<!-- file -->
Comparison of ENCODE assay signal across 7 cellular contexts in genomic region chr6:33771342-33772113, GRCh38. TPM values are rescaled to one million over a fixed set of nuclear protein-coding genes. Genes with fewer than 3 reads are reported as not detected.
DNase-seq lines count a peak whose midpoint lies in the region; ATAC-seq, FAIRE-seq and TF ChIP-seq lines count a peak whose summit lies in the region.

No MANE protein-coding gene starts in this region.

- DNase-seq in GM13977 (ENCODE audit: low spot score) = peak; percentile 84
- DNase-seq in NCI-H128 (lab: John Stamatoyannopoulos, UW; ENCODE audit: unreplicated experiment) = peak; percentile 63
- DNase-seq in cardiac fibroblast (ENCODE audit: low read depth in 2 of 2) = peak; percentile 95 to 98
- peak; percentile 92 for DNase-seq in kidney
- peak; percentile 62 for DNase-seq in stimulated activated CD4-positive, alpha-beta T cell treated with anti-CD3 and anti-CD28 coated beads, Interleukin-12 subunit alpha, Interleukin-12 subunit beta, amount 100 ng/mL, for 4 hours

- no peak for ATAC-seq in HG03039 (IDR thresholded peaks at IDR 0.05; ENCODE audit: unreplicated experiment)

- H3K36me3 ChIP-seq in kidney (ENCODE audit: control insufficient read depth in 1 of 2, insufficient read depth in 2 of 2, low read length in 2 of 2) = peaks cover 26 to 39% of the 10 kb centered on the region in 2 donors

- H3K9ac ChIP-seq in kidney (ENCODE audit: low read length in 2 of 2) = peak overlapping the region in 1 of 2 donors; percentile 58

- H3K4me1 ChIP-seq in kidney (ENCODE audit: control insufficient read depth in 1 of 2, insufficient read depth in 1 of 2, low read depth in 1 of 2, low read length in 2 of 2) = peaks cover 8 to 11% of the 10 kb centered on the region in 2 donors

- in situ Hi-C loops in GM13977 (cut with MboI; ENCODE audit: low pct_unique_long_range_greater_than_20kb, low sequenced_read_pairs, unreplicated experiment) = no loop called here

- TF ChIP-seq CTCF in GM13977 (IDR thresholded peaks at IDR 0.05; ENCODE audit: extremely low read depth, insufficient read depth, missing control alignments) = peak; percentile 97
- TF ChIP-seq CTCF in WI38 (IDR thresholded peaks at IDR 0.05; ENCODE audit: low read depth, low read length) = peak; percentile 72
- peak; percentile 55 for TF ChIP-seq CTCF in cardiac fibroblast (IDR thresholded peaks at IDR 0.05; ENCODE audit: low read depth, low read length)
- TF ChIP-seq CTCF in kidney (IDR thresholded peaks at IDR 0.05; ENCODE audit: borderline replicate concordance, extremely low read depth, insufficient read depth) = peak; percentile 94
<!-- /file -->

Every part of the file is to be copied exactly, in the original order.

Comparison of ENCODE assay signal across 7 cellular contexts in genomic region chr6:33771342-33772113, GRCh38. TPM values are rescaled to one million over a fixed set of nuclear protein-coding genes. Genes with fewer than 3 reads are reported as not detected.
DNase-seq lines count a peak whose midpoint lies in the region; ATAC-seq, FAIRE-seq and TF ChIP-seq lines count a peak whose summit lies in the region.

No MANE protein-coding gene starts in this region.

- DNase-seq in GM13977 (ENCODE audit: low spot score) = peak; percentile 84
- DNase-seq in NCI-H128 (lab: John Stamatoyannopoulos, UW; ENCODE audit: unreplicated experiment) = peak; percentile 63
- DNase-seq in cardiac fibroblast (ENCODE audit: low read depth in 2 of 2) = peak; percentile 95 to 98
- peak; percentile 92 for DNase-seq in kidney
- peak; percentile 62 for DNase-seq in stimulated activated CD4-positive, alpha-beta T cell treated with anti-CD3 and anti-CD28 coated beads, Interleukin-12 subunit alpha, Interleukin-12 subunit beta, amount 100 ng/mL, for 4 hours

- no peak for ATAC-seq in HG03039 (IDR thresholded peaks at IDR 0.05; ENCODE audit: unreplicated experiment)

- H3K36me3 ChIP-seq in kidney (ENCODE audit: control insufficient read depth in 1 of 2, insufficient read depth in 2 of 2, low read length in 2 of 2) = peaks cover 26 to 39% of the 10 kb centered on the region in 2 donors

- H3K9ac ChIP-seq in kidney (ENCODE audit: low read length in 2 of 2) = peak overlapping the region in 1 of 2 donors; percentile 58

- H3K4me1 ChIP-seq in kidney (ENCODE audit: control insufficient read depth in 1 of 2, insufficient read depth in 1 of 2, low read depth in 1 of 2, low read length in 2 of 2) = peaks cover 8 to 11% of the 10 kb centered on the region in 2 donors

- in situ Hi-C loops in GM13977 (cut with MboI; ENCODE audit: low pct_unique_long_range_greater_than_20kb, low sequenced_read_pairs, unreplicated experiment) = no loop called here

- TF ChIP-seq CTCF in GM13977 (IDR thresholded peaks at IDR 0.05; ENCODE audit: extremely low read depth, insufficient read depth, missing control alignments) = peak; percentile 97
- TF ChIP-seq CTCF in WI38 (IDR thresholded peaks at IDR 0.05; ENCODE audit: low read depth, low read length) = peak; percentile 72
- peak; percentile 55 for TF ChIP-seq CTCF in cardiac fibroblast (IDR thresholded peaks at IDR 0.05; ENCODE audit: low read depth, low read length)
- TF ChIP-seq CTCF in kidney (IDR thresholded peaks at IDR 0.05; ENCODE audit: borderline replicate concordance, extremely low read depth, insufficient read depth) = peak; percentile 94